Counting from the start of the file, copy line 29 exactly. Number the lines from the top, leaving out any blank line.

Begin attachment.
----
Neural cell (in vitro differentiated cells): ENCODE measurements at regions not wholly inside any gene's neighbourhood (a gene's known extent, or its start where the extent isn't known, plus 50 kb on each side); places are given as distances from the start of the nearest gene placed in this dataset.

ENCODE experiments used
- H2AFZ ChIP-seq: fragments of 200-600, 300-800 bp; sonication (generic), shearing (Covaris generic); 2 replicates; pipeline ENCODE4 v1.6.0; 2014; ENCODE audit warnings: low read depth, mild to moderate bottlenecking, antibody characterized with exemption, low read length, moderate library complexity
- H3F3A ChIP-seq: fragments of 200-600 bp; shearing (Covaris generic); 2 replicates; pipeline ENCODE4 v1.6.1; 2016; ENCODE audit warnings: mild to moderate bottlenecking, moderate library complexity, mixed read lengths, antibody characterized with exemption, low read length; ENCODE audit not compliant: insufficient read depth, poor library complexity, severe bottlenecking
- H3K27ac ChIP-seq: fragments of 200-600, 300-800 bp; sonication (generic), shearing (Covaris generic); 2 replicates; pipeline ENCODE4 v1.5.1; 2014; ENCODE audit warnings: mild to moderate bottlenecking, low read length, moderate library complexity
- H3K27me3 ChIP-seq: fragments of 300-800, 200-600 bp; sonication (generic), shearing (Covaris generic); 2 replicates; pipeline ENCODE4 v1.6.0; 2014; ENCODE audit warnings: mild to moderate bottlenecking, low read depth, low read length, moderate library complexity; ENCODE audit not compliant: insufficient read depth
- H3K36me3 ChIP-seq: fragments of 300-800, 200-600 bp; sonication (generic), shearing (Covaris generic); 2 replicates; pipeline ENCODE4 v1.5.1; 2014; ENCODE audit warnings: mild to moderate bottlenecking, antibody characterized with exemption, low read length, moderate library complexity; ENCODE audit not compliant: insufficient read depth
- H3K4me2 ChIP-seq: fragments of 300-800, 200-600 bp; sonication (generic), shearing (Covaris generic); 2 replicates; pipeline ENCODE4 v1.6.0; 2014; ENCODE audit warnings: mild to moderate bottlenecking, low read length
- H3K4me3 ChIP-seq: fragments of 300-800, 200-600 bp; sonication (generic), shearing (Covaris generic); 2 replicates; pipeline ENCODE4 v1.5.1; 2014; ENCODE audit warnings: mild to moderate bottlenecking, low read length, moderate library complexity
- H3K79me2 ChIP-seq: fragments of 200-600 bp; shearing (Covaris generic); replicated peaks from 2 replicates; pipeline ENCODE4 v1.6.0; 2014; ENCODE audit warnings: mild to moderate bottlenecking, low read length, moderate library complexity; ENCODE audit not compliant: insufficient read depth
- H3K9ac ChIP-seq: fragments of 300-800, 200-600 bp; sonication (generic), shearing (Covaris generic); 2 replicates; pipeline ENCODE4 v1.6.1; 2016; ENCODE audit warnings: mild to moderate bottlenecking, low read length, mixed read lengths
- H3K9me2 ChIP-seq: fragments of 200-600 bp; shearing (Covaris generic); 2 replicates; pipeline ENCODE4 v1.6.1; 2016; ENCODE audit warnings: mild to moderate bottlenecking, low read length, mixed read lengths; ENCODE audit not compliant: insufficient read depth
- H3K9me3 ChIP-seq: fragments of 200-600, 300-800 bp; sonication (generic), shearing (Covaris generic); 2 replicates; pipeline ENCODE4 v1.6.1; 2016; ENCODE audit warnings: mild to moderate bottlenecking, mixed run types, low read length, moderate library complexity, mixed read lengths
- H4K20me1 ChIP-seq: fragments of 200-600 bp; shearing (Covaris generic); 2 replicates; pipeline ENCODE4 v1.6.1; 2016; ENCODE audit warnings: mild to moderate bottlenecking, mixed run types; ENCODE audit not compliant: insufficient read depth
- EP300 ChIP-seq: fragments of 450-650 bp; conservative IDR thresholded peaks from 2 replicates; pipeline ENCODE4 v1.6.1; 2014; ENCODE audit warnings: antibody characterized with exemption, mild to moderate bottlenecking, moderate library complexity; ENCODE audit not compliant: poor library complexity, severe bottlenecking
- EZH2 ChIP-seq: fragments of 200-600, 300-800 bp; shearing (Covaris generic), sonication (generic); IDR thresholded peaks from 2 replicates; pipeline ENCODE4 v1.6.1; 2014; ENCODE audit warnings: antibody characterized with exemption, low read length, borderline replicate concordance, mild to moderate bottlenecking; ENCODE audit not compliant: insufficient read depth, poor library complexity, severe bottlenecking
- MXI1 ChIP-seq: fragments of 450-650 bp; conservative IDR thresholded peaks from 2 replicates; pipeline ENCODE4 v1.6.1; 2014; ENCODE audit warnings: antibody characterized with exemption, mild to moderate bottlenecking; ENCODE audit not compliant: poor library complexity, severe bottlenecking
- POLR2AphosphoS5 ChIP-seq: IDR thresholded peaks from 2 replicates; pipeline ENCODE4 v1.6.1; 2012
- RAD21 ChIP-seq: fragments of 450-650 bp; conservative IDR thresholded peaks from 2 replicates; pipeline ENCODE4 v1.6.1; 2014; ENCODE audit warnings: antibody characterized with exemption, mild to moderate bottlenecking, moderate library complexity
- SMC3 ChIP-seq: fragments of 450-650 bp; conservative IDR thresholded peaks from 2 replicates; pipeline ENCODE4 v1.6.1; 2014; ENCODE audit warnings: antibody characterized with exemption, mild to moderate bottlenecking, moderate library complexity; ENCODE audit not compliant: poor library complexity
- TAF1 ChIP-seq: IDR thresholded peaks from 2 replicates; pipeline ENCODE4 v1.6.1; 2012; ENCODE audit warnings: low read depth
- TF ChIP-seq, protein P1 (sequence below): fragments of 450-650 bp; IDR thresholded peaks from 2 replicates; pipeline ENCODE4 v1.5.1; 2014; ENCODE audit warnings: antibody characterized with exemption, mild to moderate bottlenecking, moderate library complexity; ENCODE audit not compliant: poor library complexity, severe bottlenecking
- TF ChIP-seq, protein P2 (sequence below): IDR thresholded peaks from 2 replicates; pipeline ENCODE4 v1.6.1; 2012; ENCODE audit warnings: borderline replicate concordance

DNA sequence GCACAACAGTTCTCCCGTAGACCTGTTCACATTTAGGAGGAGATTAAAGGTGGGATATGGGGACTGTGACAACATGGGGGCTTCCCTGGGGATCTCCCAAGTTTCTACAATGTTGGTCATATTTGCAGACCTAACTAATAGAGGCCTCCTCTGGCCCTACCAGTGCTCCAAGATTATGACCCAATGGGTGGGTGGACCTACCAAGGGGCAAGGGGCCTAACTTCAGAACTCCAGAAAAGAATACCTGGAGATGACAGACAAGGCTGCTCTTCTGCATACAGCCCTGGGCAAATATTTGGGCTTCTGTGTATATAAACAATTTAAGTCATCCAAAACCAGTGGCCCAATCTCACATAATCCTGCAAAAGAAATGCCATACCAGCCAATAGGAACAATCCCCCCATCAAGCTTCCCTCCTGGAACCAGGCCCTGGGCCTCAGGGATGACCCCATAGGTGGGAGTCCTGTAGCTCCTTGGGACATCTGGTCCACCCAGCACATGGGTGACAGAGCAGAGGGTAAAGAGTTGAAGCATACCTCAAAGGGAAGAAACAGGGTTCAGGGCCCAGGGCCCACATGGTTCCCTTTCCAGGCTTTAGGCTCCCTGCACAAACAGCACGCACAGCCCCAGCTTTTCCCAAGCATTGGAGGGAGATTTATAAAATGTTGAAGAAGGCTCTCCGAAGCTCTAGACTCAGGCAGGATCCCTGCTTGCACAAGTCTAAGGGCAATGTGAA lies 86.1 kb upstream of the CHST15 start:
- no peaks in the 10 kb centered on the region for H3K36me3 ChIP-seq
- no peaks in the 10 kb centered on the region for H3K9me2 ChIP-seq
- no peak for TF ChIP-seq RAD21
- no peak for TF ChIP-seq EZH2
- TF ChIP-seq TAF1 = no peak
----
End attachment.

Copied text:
- TF ChIP-seq TAF1 = no peak